Attorney General William P. Barr has communicated with associates that he disagrees with the Justice Department’s inspector general on one of the key findings in an upcoming report. His disagreement focuses on the FBI having enough information in July 2016 to justify launching an investigation into members of the Trump campaign, according to people familiar with the matter.
The Justice Department’s inspector general, Michael Horowitz, is ready to release his long-awaited findings in a week, but behind the scenes at the Department of Justice, disagreement has surfaced about one of Horowitz’s central conclusions on the origins of the Russia investigation. The controversy could be the beginning of a major fissure within federal law enforcement on the controversial question of investigating a presidential campaign.
Barr has not been convinced by Horowitz’s rationale for concluding that the FBI had sufficient basis to open an investigation on July 31, 2016, according to some sources. Barr’s public defenses of the President, including his assertion that intelligence agents spied on the Trump campaign, have caused Democrats to accuse him of acting like the president’s personal attorney. This has eroded the independence of the Justice Department, according to some. But Trump and his Republican allies have praised Barr’s skepticism of the Russia investigation.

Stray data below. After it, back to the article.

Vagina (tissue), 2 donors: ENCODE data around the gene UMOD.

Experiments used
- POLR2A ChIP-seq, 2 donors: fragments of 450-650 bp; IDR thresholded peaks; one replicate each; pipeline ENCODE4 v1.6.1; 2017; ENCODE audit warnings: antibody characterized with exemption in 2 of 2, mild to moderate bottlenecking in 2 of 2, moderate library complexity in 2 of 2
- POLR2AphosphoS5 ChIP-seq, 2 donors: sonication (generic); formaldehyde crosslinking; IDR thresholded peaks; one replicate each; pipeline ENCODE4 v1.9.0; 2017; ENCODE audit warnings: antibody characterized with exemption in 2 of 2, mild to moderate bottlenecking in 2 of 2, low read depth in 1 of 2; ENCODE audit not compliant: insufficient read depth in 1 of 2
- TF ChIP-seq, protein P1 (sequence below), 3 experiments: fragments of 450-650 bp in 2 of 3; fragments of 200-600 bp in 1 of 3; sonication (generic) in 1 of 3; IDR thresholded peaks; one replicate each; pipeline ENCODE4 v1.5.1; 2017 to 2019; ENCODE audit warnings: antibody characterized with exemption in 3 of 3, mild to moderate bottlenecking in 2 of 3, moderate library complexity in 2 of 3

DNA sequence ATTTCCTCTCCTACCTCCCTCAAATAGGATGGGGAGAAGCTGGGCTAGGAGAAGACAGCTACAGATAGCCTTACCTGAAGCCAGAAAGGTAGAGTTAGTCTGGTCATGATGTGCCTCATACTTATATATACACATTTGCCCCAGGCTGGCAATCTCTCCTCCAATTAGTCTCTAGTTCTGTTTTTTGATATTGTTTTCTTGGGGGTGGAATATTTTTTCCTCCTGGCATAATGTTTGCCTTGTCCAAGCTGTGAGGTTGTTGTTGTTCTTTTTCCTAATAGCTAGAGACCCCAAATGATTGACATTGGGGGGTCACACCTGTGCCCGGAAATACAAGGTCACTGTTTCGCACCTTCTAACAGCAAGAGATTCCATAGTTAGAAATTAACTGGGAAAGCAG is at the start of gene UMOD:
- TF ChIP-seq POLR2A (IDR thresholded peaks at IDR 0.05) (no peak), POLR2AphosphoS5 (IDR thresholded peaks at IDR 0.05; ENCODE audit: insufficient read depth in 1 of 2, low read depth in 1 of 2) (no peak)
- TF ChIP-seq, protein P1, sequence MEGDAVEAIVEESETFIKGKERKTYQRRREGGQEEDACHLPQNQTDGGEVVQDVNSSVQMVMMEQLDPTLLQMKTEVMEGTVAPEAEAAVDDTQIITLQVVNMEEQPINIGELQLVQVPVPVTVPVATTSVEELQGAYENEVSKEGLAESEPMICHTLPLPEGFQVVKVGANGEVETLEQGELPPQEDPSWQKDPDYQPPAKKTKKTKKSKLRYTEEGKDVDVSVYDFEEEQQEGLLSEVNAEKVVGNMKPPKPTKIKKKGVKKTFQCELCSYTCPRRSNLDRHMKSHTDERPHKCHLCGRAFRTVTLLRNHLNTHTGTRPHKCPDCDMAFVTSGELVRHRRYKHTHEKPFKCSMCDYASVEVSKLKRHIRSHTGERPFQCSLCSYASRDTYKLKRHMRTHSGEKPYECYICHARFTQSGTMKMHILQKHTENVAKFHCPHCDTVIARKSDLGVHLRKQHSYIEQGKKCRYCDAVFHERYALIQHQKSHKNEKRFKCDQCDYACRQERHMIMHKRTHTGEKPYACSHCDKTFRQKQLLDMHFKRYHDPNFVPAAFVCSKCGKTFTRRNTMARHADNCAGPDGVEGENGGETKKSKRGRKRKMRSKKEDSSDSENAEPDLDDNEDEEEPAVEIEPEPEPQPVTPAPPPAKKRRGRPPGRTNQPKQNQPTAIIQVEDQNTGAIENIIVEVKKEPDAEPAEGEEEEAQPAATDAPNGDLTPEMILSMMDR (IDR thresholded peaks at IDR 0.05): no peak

It’s not yet known how Barr plans to make his objection to Horowitz’s conclusion known. The inspector general report, currently in draft form, is being finalized after input from various witnesses and offices that were scrutinized by the inspector general.
Justice Department spokeswoman Kerri Kupec said in a statement that the inspector general investigation “is a credit to the Department of Justice. His excellent work has uncovered significant information that the American people will soon be able to read for themselves. Rather than speculating, people should read the report for themselves next week, watch the Inspector General’s testimony before the Senate Judiciary Committee, and draw their own conclusions about these important matters.”
Barr has privately contended that Horowitz does not have enough information to reach the conclusion the FBI had enough details in hand at the time to justify opening such a probe. He maintains that other U.S. agencies, such as the CIA, may hold significant information that could alter Horowitz’s conclusion on that point, according to the people familiar with the matter who spoke on the condition of anonymity to discuss internal deliberations.
House Speaker Nancy Pelosi (D-Calif.) charged in September that Barr had “gone rogue.”
In recent weeks, Democrats have charged that Barr’s Justice Department was too quick to decide not to investigate Trump over his efforts to persuade Ukraine’s president, Volodymyr Zelensky, to announce an investigation of Democratic presidential candidate Joe Biden. The Ukraine controversy has led to an impeachment inquiry.
Written by Rich Stevenson
Credit: Washington Post